Cardinal Tien Jr. College of Healthcare & Management
Paper presentation Effects of metacognitive instruction and online game-based learning on promoting EFL listening ability more
Sat, Jun 18, 10:00-10:30 Asia/Tokyo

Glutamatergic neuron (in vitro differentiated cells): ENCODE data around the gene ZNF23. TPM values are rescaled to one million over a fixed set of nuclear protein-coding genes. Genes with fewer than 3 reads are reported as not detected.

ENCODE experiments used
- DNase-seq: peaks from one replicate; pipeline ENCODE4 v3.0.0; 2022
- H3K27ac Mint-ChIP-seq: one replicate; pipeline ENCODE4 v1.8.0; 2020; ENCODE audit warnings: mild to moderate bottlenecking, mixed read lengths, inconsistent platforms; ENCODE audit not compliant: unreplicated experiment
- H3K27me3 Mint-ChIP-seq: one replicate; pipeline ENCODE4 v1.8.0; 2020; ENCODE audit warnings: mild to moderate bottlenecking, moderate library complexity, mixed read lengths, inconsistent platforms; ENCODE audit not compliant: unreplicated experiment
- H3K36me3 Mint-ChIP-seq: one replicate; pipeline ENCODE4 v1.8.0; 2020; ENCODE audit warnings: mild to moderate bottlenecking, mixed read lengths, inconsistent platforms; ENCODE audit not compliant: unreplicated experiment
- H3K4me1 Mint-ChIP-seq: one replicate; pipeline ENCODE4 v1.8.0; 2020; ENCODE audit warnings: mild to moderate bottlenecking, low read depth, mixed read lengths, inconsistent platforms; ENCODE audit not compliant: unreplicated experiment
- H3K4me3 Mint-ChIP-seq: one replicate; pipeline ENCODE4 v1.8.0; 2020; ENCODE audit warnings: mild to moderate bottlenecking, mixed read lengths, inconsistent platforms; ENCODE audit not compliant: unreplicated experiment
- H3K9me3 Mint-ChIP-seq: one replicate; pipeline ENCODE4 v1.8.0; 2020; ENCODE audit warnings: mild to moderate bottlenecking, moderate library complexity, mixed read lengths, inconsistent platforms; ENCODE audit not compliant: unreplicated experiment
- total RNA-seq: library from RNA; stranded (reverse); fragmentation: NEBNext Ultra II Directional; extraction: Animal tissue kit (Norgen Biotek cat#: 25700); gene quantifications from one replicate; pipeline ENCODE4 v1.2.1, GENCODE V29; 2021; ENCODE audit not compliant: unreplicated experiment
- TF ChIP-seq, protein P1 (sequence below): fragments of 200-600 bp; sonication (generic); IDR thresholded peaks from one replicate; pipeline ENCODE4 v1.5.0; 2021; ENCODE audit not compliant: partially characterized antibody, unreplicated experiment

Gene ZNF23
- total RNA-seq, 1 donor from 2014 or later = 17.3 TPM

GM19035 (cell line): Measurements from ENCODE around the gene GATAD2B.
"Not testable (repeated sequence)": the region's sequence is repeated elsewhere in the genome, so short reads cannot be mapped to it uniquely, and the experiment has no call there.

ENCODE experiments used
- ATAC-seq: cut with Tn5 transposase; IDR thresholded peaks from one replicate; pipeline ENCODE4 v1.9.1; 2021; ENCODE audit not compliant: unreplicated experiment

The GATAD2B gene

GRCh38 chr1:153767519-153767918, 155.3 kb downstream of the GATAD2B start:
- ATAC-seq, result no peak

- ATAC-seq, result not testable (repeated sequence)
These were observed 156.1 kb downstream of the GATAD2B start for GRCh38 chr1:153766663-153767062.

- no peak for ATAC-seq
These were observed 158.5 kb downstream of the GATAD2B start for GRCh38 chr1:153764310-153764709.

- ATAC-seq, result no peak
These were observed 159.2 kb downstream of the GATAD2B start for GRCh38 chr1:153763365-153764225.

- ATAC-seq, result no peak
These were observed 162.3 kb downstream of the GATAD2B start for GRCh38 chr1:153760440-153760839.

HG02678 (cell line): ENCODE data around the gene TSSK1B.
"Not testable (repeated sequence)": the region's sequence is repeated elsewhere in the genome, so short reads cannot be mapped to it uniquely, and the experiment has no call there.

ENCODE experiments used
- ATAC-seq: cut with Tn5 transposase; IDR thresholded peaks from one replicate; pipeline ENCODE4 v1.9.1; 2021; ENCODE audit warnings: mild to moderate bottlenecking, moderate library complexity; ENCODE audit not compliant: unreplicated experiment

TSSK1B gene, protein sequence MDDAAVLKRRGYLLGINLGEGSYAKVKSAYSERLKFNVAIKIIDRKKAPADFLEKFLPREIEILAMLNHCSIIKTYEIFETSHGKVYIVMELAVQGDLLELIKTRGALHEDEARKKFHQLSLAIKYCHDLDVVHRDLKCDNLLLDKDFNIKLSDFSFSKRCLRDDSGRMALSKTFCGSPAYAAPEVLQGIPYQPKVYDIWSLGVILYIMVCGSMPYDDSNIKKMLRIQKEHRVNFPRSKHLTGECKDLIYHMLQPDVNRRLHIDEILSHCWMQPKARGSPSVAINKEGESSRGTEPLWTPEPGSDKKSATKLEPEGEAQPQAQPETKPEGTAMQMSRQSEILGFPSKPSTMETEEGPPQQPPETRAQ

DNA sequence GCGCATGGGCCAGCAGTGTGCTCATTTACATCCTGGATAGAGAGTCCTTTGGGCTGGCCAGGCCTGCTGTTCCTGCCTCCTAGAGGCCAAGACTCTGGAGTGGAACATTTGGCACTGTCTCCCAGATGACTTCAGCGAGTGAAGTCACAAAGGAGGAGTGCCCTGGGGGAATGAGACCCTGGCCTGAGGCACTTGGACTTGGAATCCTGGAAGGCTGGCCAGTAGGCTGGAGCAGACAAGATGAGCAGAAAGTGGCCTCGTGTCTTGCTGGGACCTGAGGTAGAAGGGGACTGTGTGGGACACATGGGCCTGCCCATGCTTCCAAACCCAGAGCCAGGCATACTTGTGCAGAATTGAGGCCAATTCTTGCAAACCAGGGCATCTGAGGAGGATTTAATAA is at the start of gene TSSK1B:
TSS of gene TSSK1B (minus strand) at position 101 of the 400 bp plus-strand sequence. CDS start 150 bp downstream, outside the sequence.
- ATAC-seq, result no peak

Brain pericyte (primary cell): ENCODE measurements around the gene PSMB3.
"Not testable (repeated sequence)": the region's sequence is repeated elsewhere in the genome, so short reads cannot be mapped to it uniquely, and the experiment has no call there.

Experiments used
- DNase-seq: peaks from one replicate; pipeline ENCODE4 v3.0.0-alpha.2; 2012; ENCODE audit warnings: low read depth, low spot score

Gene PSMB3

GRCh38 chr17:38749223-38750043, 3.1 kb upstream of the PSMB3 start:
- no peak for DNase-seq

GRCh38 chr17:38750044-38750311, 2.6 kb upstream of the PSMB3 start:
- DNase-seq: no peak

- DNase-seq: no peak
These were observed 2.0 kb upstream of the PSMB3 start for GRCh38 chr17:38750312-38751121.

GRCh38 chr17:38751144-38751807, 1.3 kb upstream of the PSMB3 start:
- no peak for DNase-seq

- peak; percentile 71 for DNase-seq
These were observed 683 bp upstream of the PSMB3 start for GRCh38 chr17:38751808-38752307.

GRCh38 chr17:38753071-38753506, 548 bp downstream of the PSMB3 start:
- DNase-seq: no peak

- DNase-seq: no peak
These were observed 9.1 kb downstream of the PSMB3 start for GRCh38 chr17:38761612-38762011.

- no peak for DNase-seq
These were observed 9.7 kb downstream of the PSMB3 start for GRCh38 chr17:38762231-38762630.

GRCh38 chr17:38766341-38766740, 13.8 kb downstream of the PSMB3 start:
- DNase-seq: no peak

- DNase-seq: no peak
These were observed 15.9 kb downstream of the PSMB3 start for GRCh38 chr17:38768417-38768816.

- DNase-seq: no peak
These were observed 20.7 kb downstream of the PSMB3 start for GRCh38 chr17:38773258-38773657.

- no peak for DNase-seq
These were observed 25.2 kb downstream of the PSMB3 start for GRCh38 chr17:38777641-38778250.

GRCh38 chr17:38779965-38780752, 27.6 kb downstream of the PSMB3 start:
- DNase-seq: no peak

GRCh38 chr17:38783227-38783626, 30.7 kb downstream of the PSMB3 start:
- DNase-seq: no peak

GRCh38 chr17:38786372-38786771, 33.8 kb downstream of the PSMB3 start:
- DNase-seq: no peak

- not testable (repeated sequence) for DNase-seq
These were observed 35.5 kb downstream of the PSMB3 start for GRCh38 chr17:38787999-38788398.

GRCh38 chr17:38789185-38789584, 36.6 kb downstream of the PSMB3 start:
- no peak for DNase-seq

This study attempts to investigate the effect of the blended learning mode involved in metacognitive instruction and online game-based learning on promoting EFL students' listening ability. Fifty EFL students in a five-year junior college in Taiwan are included in this teaching practices within an eight-week training. The first four weeks, students underwent a series of metacognitive strategies enhanced instruction, entailing self-regulated listening practices, listening buddies, and metacognitive strategies instruction in class. The second four weeks, students were provided with the online game-based learning platform, designed by the instructor and a group of educational-technology-major university students. The online game serves as a self-pace learning tool, containing four parts: vocabulary builder, two different vocabulary games and a listening comprehension test. Students could review the vocabulary with their own pace and fulfill the games and listening test subsequently. By implementing online games, we expect to investigate the perpetuated effect on games with metacognitive instruction on ESL ‘s listening comprehension. The result showed the significant gains from pre- to post- to delayed post tests on students' listening comprehension, indicating the series of metacognitive listening instruction had positive effect on students’ listening ability, with online games amplified the effect. Metacognitive Awareness Listening Questionnaire (MALQ), composing of five areas of metacognitive awareness: problem solving, planning and evaluation, mental translation, directed attention, and person knowledge, showed the similar effect from pre to post MALQ among these five areas. However, students delay MALQ had significant different effect in terms of “directed attention” area, pinpointing the importance of online games. Qualitatively, students’ listening reflected diary signaled the significance of the awareness of listening context and key words as well as the exposure to online game-based practices.